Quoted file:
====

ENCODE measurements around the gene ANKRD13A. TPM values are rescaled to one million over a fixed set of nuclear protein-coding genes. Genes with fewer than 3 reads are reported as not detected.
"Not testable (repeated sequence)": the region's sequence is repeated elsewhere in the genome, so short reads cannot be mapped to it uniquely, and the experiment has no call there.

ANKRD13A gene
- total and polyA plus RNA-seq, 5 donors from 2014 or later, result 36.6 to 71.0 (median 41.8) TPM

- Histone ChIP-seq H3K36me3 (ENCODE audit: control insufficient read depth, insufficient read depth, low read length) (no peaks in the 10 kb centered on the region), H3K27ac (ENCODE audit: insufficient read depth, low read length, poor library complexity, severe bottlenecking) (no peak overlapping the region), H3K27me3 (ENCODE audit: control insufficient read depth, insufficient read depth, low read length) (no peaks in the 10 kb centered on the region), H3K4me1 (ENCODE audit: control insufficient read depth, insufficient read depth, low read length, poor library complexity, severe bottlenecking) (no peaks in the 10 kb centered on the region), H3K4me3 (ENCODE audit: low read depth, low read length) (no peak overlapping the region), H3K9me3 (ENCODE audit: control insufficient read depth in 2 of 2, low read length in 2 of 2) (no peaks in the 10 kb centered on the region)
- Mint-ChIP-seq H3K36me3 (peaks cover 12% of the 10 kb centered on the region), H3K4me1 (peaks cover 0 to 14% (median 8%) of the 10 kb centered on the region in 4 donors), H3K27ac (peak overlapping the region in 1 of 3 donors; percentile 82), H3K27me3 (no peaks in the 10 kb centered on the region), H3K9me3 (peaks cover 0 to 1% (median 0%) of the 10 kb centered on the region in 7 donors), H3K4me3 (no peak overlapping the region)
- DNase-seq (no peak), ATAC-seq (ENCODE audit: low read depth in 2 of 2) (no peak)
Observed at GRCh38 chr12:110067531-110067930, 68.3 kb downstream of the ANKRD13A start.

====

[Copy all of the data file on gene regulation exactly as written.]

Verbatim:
ENCODE measurements around the gene ANKRD13A. TPM values are rescaled to one million over a fixed set of nuclear protein-coding genes. Genes with fewer than 3 reads are reported as not detected.
"Not testable (repeated sequence)": the region's sequence is repeated elsewhere in the genome, so short reads cannot be mapped to it uniquely, and the experiment has no call there.

ANKRD13A gene
- total and polyA plus RNA-seq, 5 donors from 2014 or later, result 36.6 to 71.0 (median 41.8) TPM

- Histone ChIP-seq H3K36me3 (ENCODE audit: control insufficient read depth, insufficient read depth, low read length) (no peaks in the 10 kb centered on the region), H3K27ac (ENCODE audit: insufficient read depth, low read length, poor library complexity, severe bottlenecking) (no peak overlapping the region), H3K27me3 (ENCODE audit: control insufficient read depth, insufficient read depth, low read length) (no peaks in the 10 kb centered on the region), H3K4me1 (ENCODE audit: control insufficient read depth, insufficient read depth, low read length, poor library complexity, severe bottlenecking) (no peaks in the 10 kb centered on the region), H3K4me3 (ENCODE audit: low read depth, low read length) (no peak overlapping the region), H3K9me3 (ENCODE audit: control insufficient read depth in 2 of 2, low read length in 2 of 2) (no peaks in the 10 kb centered on the region)
- Mint-ChIP-seq H3K36me3 (peaks cover 12% of the 10 kb centered on the region), H3K4me1 (peaks cover 0 to 14% (median 8%) of the 10 kb centered on the region in 4 donors), H3K27ac (peak overlapping the region in 1 of 3 donors; percentile 82), H3K27me3 (no peaks in the 10 kb centered on the region), H3K9me3 (peaks cover 0 to 1% (median 0%) of the 10 kb centered on the region in 7 donors), H3K4me3 (no peak overlapping the region)
- DNase-seq (no peak), ATAC-seq (ENCODE audit: low read depth in 2 of 2) (no peak)
Observed at GRCh38 chr12:110067531-110067930, 68.3 kb downstream of the ANKRD13A start.